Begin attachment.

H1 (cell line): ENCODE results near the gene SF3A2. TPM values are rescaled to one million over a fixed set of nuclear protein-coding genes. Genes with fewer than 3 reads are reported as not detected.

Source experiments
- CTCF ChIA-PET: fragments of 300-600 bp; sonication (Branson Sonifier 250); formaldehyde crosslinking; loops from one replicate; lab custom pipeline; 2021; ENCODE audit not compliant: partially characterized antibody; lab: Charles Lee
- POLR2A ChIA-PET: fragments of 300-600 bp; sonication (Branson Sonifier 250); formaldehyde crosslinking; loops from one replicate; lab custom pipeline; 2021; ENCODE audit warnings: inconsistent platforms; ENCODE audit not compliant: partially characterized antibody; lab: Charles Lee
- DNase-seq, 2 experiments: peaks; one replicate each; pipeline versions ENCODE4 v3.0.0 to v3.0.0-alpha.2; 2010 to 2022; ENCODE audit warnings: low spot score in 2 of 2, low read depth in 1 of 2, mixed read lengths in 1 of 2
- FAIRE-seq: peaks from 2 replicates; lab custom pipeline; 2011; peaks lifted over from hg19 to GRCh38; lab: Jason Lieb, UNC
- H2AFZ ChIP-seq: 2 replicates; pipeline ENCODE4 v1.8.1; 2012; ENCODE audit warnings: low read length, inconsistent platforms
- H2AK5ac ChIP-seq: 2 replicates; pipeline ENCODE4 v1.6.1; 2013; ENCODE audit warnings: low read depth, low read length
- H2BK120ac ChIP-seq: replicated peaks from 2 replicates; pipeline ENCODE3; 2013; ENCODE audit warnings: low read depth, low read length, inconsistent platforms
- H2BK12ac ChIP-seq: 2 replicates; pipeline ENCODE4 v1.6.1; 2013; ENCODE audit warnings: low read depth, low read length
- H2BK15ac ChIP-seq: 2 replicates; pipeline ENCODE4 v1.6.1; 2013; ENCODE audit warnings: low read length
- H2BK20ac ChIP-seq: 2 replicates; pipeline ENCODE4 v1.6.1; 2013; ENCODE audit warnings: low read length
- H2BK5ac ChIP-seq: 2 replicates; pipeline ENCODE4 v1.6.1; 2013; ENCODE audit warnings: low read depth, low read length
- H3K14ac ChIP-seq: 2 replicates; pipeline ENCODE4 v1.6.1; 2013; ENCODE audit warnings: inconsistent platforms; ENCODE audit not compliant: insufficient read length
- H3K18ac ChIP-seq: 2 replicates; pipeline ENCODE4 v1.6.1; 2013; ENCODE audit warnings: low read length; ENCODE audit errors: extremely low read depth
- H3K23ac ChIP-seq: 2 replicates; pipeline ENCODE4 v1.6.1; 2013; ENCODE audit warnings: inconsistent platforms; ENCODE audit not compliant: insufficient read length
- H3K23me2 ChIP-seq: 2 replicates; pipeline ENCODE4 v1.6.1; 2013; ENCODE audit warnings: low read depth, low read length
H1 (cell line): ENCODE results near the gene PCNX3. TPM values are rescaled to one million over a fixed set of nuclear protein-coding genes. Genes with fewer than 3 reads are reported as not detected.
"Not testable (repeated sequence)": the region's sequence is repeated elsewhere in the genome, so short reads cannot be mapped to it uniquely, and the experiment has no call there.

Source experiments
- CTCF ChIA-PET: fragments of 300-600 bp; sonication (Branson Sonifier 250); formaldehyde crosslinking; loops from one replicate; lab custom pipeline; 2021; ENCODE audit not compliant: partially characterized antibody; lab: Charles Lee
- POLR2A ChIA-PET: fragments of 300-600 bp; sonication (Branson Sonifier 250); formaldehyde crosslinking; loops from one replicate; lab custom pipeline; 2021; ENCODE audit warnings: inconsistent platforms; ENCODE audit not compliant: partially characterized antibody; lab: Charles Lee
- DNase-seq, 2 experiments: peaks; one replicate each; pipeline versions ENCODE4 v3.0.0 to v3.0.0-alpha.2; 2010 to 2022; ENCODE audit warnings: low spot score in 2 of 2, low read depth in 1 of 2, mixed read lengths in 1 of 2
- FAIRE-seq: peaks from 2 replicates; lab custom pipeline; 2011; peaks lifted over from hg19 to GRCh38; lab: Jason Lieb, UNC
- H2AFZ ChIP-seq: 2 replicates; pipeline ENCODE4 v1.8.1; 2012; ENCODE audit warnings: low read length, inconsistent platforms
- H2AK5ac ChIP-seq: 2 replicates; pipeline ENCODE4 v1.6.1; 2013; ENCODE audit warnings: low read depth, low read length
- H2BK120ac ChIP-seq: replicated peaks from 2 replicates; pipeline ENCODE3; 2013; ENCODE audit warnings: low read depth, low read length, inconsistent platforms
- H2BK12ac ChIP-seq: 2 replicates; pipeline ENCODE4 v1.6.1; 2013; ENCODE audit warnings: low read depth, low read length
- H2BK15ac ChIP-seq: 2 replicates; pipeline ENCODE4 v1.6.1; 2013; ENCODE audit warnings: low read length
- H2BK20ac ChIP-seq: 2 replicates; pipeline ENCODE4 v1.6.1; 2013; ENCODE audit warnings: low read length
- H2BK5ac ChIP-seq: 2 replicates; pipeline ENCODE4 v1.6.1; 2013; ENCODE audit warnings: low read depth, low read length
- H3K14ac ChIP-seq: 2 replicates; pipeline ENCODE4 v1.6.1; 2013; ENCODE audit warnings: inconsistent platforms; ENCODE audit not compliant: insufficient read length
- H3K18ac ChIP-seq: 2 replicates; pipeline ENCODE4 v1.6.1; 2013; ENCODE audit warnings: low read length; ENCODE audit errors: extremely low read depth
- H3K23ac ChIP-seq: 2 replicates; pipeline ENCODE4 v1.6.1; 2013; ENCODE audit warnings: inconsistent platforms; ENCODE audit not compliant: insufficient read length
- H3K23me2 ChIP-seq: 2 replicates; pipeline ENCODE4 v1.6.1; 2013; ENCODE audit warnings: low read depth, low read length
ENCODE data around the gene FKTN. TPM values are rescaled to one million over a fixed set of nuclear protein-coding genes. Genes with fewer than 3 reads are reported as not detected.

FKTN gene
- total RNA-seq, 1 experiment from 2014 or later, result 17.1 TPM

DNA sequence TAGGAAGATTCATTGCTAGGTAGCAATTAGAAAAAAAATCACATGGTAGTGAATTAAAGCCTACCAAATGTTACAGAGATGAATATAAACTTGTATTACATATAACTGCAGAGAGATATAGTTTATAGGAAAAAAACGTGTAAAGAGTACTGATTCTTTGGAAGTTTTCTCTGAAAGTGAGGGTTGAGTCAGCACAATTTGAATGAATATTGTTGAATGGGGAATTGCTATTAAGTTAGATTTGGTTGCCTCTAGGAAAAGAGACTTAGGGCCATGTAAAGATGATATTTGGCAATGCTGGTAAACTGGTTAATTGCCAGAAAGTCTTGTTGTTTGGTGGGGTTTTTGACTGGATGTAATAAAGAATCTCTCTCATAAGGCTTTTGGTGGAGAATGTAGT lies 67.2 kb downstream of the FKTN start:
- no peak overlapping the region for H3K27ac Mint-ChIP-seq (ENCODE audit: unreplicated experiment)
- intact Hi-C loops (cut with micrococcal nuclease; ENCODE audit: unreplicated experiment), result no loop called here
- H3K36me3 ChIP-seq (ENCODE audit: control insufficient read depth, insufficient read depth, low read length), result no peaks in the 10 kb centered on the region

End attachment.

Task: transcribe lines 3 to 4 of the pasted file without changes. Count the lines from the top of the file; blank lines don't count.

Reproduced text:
- CTCF ChIA-PET: fragments of 300-600 bp; sonication (Branson Sonifier 250); formaldehyde crosslinking; loops from one replicate; lab custom pipeline; 2021; ENCODE audit not compliant: partially characterized antibody; lab: Charles Lee
- POLR2A ChIA-PET: fragments of 300-600 bp; sonication (Branson Sonifier 250); formaldehyde crosslinking; loops from one replicate; lab custom pipeline; 2021; ENCODE audit warnings: inconsistent platforms; ENCODE audit not compliant: partially characterized antibody; lab: Charles Lee